Jin Jun Mei, or Golden Eyebrows black tea is one of the most sought after teas in China, prized for its delicate tiny buds and rich honeyed flavor. True Jin Jun Mei is picked and processed in the Wuyishan Ecological Preserve and made nearly entirely of tiny early spring buds. The result is a rich textural experience with tons of buddy down suspended in every cup for a thick brew.
We were lucky enough to be in Wuyishan learning all about Jin Jun Mei this spring right before picking. Li Xiangxi and her family explained what an incredible amount of work it is to produce a tea made from such tiny buds. Every bud is picked by hand, and the finest Jin Jun Mei can take over seven thousand buds to make a half kilo.
We were so excited when the first Jin Jun Mei of the season arrived, because this year we could taste it with the smells and sights of our visit fresh in our memories. The best teas evoke a sense of place, and Jin Jun Mei is no exception. Every Jin Jun Mei that Li Xiangxi and her family produce are full of the sweet and rich mineral flavor that comes from the unique rocky geography of the region.
We started with the classic 2017 Jin Jun Mei.
This tea is made mostly from golden downy buds with darker black buds and tiny beginnings of leaves mixed in. The tea is beautifully twisted and perfectly intact. The color of the brew was rich and thick like amber. One of our favorite parts of brewing jin jun mei is after pouring out the first rinse smelling the intense heady aroma wafting from the wet leaves in the gaiwan. The aroma was malty, rich and savory, like toasted sesame.
The first sips continued with big sesame flavor and a huge thick mouthfeel. As the tea continues steeping out, it moves towards classic sweet pumpkin, toasted marshmallow and even a floral hint of rose.
Next, we moved on to one of Li Xiangxi’s favorites, the Black Buds Jin Jun Mei.
This tea is underappreciated in China because there is a misunderstanding that the darker color of the buds means it is a later harvest or a lower grade. The truth is that buds can be black, orange or silver depending on the specific plant. Black Buds Jin Jun Mei is made from the same early harvest buds as the classic Jin Jun Mei, but these leaves are set aside for their darker color which yields a very different flavor. The aroma of the wet leaves is deep and toasty, a satisfying roasted quality.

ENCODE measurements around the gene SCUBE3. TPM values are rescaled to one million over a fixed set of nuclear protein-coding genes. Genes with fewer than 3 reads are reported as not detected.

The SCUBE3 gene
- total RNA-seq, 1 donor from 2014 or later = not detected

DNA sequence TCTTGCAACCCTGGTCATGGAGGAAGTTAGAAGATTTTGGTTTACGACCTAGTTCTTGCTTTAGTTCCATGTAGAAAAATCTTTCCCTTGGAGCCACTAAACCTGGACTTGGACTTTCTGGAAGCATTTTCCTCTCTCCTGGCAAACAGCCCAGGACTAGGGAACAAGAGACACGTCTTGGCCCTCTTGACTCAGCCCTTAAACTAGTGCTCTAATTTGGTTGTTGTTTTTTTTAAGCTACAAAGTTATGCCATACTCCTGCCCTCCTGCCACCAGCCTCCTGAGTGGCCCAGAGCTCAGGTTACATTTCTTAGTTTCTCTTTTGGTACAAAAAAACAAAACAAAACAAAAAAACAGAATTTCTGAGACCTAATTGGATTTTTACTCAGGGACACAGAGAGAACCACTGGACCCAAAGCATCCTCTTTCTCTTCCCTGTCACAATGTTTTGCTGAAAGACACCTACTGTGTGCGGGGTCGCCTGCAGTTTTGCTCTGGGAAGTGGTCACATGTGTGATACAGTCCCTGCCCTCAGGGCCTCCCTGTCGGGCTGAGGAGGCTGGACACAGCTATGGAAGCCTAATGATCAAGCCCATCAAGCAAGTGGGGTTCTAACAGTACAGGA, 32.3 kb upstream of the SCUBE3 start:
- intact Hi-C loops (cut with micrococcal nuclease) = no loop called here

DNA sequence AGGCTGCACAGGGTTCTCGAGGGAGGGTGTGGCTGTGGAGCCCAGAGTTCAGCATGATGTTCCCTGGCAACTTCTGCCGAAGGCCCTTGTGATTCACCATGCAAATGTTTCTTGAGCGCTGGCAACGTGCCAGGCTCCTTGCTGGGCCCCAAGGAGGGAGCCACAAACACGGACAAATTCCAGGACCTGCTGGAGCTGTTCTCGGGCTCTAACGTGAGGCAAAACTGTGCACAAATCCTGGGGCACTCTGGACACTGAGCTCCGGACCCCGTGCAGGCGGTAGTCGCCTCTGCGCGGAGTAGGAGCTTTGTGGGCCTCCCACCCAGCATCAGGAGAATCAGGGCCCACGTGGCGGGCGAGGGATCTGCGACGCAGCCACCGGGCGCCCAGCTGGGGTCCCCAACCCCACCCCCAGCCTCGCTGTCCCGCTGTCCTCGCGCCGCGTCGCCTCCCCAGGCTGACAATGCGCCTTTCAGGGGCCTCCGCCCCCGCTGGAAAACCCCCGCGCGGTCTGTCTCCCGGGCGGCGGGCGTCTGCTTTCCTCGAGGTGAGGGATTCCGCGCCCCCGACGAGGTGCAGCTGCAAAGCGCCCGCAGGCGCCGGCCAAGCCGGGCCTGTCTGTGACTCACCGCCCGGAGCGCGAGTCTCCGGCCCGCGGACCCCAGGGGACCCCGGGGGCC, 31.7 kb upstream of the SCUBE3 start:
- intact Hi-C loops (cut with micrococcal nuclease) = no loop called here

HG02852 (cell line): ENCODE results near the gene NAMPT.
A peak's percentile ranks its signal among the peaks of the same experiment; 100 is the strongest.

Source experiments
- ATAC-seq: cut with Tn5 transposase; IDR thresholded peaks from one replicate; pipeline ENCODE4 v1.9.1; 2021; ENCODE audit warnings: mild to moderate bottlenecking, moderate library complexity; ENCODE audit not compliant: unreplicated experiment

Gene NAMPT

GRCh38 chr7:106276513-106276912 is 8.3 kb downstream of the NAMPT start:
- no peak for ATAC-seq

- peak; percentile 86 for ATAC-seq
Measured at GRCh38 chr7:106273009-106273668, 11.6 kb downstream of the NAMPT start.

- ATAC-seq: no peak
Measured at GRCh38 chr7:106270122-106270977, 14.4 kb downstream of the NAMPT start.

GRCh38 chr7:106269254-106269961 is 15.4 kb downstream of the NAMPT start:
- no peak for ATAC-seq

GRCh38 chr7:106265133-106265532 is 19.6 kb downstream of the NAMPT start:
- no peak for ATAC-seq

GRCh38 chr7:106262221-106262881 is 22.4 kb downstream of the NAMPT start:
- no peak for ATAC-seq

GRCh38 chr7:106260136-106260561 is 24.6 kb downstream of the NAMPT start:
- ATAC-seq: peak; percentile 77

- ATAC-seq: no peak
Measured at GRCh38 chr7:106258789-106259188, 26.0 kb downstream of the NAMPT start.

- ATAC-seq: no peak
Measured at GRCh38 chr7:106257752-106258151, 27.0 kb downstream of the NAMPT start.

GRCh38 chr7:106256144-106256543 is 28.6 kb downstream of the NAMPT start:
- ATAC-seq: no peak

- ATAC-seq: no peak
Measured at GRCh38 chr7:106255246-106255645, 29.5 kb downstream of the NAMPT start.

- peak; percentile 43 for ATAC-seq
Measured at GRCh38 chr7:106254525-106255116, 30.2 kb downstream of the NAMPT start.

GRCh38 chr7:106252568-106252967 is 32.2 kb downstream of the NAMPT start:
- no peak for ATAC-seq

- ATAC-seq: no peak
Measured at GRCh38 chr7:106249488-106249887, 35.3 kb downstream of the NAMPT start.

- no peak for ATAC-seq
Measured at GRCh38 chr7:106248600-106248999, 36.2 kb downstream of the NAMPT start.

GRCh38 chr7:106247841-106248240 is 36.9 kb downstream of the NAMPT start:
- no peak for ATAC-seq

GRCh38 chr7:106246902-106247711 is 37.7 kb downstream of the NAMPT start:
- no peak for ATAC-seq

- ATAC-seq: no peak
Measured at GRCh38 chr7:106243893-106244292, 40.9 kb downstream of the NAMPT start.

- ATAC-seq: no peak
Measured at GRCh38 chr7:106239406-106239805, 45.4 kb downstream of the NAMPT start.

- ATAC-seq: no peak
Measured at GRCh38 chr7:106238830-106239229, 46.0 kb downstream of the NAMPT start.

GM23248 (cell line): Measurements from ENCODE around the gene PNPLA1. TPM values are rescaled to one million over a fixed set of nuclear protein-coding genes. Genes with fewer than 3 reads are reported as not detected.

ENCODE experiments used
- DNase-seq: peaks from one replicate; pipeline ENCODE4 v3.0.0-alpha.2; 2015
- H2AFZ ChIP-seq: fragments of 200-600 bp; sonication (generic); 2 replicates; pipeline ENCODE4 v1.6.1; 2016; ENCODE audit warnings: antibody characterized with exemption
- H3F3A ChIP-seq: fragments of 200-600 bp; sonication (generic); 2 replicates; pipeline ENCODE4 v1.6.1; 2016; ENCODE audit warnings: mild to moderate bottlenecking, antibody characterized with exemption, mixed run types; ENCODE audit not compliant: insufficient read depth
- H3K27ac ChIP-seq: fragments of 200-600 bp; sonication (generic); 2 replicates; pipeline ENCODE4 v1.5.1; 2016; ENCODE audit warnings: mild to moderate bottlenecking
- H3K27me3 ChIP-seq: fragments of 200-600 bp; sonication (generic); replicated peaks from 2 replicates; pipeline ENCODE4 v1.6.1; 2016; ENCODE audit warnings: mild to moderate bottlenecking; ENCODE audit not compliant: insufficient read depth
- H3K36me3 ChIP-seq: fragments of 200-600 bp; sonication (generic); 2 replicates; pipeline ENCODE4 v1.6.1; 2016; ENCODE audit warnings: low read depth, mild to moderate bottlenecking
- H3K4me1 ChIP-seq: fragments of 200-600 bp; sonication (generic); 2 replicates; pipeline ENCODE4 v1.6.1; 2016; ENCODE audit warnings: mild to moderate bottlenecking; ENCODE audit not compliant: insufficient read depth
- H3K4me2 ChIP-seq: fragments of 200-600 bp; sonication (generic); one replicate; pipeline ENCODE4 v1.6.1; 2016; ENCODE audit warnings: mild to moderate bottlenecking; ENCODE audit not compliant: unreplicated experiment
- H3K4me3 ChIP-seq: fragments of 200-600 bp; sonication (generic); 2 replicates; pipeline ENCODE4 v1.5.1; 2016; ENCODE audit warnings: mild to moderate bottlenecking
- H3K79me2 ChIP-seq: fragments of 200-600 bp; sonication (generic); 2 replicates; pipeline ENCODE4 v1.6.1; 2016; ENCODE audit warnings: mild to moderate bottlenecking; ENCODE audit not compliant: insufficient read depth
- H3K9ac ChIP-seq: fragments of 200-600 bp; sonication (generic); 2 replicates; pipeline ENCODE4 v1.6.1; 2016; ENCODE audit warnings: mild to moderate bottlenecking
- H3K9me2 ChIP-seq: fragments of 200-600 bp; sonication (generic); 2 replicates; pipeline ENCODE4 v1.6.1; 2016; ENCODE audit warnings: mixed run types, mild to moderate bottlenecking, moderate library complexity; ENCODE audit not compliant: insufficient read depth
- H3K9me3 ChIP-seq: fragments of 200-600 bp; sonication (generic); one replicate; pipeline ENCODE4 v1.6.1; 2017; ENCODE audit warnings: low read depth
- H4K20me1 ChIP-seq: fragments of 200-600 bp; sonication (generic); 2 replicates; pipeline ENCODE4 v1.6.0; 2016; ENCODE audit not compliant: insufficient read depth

The first steepings were full of big rocky mineral flavor, toasted barley, and an alluringly sweet fruity note that wavered between grape and pear on each steeping. A thick honey sweetness builds up over time along with a mouth-watering juiciness.
Next, we brewed up the fresh 2017 Tongmu Reserve Jin Jun Mei.
This tea is one of the buddiest, most decadent black teas out there. The buds are bright gold and completely downy. The intense down yields an incredibly thick brew. The wet leaf aroma is like fresh baked bread and dark cane sugar. Classic sweet potato notes are bolstered by luscious rich vanilla and orchid florals. As the tea steeps out, it becomes even more dessert-like with buttercream cake and candied ginger spice.
This Jin Jun Mei is cultivated single-varietal tea from within the famous Tongmu reserve, picked by Li Xiangxi’s family, whose ancestral family home is deep in the Tongmu mountains. It is the cultivation of this tea that gives the buds their golden down – foraged tea bushes have too much natural variation, with buds of all colors, from silver and black to gold.
Finally, we moved onto the last and most stunning Jin Jun Mei of all.
This year, for the first time, Li Xiangxi was kind enough to set aside a half kilo of her family’s wild-foraged high mountain Jin Jun Mei from within the Tongmu reserve.
This tea is picked from completely wild trees that grow straight out of volcanic rock between groves of wild bamboo. Each tea tree ranges between thirty and over a hundred years old. The variation in wild-propagated tea plants leads to a varied bud appearance from deep black to orange to silver.
The aroma of the tea in a Jingdezhen porcelain gaiwan was full of lychee and grape high notes with a cozy yeasty rising bread undertone that hints at the texture to come. The first sips were shockingly thick, thicker than any other tea we have tasted. The full body complemented the mossy flavor of old tree Wuyi teas that comes through before shifting to a sweet buttercream cake aftertaste. As the tea continued steeping, the mouthfeel moved from thick and hefty to a refined sticky rice quality, complimented by orchid florals in the aftertaste. In very late steepings the crisp sweetness of Wuyi minerality dominated with honey and melon notes and a sensation on the tongue that began to approach the electrical quality of yun.
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